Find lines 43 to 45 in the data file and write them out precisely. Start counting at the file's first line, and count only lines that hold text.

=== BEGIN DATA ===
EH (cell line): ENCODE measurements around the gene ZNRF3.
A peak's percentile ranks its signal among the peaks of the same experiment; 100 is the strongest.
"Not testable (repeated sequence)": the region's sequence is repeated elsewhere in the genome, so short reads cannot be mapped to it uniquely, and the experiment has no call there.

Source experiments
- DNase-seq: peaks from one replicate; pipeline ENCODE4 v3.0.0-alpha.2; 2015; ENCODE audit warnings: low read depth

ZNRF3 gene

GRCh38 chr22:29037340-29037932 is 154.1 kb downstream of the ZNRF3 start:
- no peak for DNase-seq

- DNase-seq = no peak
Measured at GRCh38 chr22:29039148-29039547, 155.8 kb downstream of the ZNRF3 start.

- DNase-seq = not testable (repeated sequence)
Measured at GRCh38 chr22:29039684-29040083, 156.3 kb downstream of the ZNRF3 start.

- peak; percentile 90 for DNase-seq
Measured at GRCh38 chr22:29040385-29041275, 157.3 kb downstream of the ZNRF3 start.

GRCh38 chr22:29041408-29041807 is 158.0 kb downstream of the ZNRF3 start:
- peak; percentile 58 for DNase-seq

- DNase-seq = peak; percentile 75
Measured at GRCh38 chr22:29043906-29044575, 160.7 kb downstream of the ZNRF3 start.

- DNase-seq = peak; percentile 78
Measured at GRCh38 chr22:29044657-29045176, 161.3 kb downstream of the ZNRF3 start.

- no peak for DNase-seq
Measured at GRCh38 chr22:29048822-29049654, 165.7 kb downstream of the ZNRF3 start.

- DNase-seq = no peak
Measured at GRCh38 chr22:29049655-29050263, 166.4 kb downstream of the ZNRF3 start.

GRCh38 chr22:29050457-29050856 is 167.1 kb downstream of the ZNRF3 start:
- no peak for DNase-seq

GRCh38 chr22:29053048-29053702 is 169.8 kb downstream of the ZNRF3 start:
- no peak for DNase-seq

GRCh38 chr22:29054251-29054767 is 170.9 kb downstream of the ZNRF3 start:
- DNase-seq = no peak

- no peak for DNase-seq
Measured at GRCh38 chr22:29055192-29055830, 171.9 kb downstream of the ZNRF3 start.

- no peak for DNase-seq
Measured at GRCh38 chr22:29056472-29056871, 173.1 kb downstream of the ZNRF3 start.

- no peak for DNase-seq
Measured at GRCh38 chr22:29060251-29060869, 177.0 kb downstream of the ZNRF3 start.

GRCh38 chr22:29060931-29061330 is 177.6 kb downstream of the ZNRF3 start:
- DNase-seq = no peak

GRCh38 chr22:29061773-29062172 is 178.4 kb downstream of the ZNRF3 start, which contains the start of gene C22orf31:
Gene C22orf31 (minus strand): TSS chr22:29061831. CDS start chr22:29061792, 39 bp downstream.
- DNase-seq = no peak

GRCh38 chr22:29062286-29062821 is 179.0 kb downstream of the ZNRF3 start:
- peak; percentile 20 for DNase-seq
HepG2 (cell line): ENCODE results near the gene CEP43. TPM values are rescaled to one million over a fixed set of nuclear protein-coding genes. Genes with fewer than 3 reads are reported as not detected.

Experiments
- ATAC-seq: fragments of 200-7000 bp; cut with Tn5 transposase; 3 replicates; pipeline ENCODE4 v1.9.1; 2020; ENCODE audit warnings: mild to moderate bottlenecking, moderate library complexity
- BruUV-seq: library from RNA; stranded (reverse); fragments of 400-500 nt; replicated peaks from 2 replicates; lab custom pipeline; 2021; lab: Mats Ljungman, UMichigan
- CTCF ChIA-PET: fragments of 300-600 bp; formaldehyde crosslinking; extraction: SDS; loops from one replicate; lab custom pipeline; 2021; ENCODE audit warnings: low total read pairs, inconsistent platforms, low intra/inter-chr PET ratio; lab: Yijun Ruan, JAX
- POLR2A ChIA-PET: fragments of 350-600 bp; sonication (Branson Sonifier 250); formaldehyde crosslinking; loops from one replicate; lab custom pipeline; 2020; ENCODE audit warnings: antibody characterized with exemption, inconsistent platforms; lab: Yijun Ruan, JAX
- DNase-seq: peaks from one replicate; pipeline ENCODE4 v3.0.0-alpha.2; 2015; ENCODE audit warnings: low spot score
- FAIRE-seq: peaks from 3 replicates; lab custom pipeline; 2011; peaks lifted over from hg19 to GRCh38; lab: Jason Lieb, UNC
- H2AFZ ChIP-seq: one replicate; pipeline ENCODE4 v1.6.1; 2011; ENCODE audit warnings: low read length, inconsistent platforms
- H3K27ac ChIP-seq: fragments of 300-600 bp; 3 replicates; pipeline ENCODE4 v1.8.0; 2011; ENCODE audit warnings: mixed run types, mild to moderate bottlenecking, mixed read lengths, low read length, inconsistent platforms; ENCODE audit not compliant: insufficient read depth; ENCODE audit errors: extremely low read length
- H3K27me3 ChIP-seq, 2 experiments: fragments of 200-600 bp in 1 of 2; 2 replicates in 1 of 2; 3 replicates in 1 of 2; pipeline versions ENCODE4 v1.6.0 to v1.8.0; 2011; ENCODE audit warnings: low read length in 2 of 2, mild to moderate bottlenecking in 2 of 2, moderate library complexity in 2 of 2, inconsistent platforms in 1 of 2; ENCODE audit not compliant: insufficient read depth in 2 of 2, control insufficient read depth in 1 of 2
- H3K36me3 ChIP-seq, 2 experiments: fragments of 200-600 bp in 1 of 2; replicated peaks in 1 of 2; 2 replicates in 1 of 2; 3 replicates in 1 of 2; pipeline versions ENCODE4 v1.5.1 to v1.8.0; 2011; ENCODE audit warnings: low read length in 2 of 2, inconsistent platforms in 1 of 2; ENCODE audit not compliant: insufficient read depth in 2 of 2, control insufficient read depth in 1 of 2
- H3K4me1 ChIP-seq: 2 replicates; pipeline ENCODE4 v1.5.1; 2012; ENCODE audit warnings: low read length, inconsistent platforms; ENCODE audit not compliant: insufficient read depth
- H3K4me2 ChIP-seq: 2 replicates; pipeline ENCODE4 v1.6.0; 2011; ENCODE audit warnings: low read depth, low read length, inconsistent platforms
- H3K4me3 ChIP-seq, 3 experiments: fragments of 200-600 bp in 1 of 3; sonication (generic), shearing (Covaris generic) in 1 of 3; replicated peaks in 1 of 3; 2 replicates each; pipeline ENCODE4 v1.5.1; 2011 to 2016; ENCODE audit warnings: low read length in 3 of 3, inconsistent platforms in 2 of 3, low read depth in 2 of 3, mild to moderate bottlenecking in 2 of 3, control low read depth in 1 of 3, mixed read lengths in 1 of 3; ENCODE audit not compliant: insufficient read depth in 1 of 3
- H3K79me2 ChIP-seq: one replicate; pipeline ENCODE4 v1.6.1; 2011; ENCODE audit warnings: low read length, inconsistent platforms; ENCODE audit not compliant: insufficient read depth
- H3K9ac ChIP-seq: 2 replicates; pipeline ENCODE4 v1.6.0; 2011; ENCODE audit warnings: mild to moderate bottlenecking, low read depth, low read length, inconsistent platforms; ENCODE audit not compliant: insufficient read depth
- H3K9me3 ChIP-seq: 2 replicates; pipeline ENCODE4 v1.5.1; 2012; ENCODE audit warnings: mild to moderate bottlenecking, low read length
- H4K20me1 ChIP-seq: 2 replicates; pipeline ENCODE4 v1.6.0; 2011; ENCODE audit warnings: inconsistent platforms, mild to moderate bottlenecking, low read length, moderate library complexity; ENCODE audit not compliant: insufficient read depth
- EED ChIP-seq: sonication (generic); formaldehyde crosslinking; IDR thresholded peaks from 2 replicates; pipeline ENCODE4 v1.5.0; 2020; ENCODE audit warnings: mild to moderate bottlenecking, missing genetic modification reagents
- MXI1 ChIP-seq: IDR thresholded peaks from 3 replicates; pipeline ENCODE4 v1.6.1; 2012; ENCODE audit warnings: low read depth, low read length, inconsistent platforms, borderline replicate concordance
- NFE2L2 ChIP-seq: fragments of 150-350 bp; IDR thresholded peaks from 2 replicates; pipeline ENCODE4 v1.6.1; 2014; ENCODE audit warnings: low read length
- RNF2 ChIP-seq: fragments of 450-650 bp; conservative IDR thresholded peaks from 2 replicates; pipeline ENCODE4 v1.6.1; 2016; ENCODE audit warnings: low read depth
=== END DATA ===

- peak; percentile 20 for DNase-seq
HepG2 (cell line): ENCODE results near the gene CEP43. TPM values are rescaled to one million over a fixed set of nuclear protein-coding genes. Genes with fewer than 3 reads are reported as not detected.

Experiments